Prairie dogs compete with cattle for forage and have a reputation for damaging grazing lands, reducing annual forage production, and degrading the vegetation plant community. Scientists at the United States Department of Agriculture (USDA), Agricultural Research Service (ARS), took a closer look at this competition and found that in some cases, there may be more room for cattle and prairie dogs to coexist than was previously thought.
Prairie dogs are small mammals that live in underground holes or tunnels. Five species of prairie dogs can be found in North America, but the best known of these is the black-tailed prairie dog (Cynomys ludovicianus). Because prairie dog colonies or "towns" can consist of hundreds to thousands of individuals and can vary widely in size from a few up to thousands of acres, ranchers often take numerous measures to prevent black-tailed prairie dogs from occupying too much of their land and competing with their cattle for forage, as this could affect livestock weight gains and reproduction rates.
At the ARS Center for Agricultural Resources Research in Fort Collins, Colorado, scientists David Augustine and Justin Derner conducted two studies to evaluate how livestock performance is affected by grazing competition with prairie dogs.
"Based on the findings thus far, we've found that prairie dogs and cattle can coexist on the same pastures, with only minor declines in cattle weight gain when prairie dogs are abundant," said Augustine, a research ecologist with the Center's Rangeland Resources and Systems Research Unit. "Under conditions of average rainfall during the growing season in shortgrass steppe, prairie dog grazing reduces the amount but enhances the quality of the forage. After measuring the biomass of forage left behind on prairie dog colonies, we found that both protein content and in vitro dry matter digestibility were enhanced. As a result, the cattle can still spend a considerable amount of their time grazing on prairie dog colonies."
In the 12-year study published in The Journal of Wildlife Management, yearling steers grazed on shortgrass prairie pastures in which prairie dogs were either controlled or were allowed to fluctuate naturally in abundance. Scientists found that as prairie dog colonies occupied an increasing proportion of a given pasture, the cattle weight gain did decline, but less than they had expected.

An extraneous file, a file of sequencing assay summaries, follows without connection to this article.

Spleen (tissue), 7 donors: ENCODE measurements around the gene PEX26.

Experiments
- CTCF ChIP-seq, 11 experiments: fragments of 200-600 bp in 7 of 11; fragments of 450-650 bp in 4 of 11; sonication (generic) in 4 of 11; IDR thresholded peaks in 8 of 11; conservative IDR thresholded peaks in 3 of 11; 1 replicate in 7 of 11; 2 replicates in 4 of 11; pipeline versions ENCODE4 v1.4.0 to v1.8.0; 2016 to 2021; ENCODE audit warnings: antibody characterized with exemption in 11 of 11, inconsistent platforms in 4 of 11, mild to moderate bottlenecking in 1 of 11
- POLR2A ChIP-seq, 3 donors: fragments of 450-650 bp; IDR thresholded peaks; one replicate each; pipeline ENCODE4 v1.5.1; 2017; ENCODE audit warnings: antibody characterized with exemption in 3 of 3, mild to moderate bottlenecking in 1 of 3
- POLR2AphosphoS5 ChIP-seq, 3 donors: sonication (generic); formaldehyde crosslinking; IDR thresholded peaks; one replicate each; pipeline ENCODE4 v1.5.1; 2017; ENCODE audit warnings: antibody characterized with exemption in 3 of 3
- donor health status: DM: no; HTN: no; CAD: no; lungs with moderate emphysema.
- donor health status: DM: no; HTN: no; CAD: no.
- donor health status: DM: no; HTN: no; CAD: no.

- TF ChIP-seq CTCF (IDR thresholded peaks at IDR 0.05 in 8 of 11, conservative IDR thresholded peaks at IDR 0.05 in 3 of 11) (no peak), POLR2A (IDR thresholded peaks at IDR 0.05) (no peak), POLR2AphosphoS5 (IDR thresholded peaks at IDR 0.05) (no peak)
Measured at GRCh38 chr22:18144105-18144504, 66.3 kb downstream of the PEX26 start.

On average, where prairie dogs occupied 30 percent of a pasture, cattle weight gain over the summer declined by 4 percent relative to pastures without prairie dogs. When prairie dog occupancy increased to 60 percent of a pasture, cattle weight gain declined by 8 percent. Similar results were seen in a previous six-year study conducted by Derner, the unit's research leader.
While the reductions in weight gain were smaller than expected, they still represent an economic loss for livestock producers. Since these results are based primarily on measurements during years with average or above-average rainfall, scientists are still concerned that significant impacts could occur during a drought if prairie dogs occupy a larger percentage of pastures.
As a result, it is important for ranchers to monitor prairie dog abundance, especially in dry years, and there is still a need for additional research on the interaction between prairie dogs and drought on livestock weight gains.
"In rare occasions, we may find a high number of prairie dogs in pastures during months of low precipitation, and this combination could have a detrimental effect on the availability of forage," noted Augustine. For ranchers with prairie dogs occurring on their lands, additional research is needed to predict these conditions and their associated costs. There is more work to be done with grazing management and development of conservation-focused measures to manage livestock while still maintaining biodiersity. Then, maybe ranchers and prairie dogs can finally call a truce.
The Agricultural Research Service is the U.S. Department of Agriculture's chief scientific in-house research agency. Daily, ARS focuses on solutions to agricultural problems affecting America. Each dollar invested in agricultural research results in $17 of economic impact.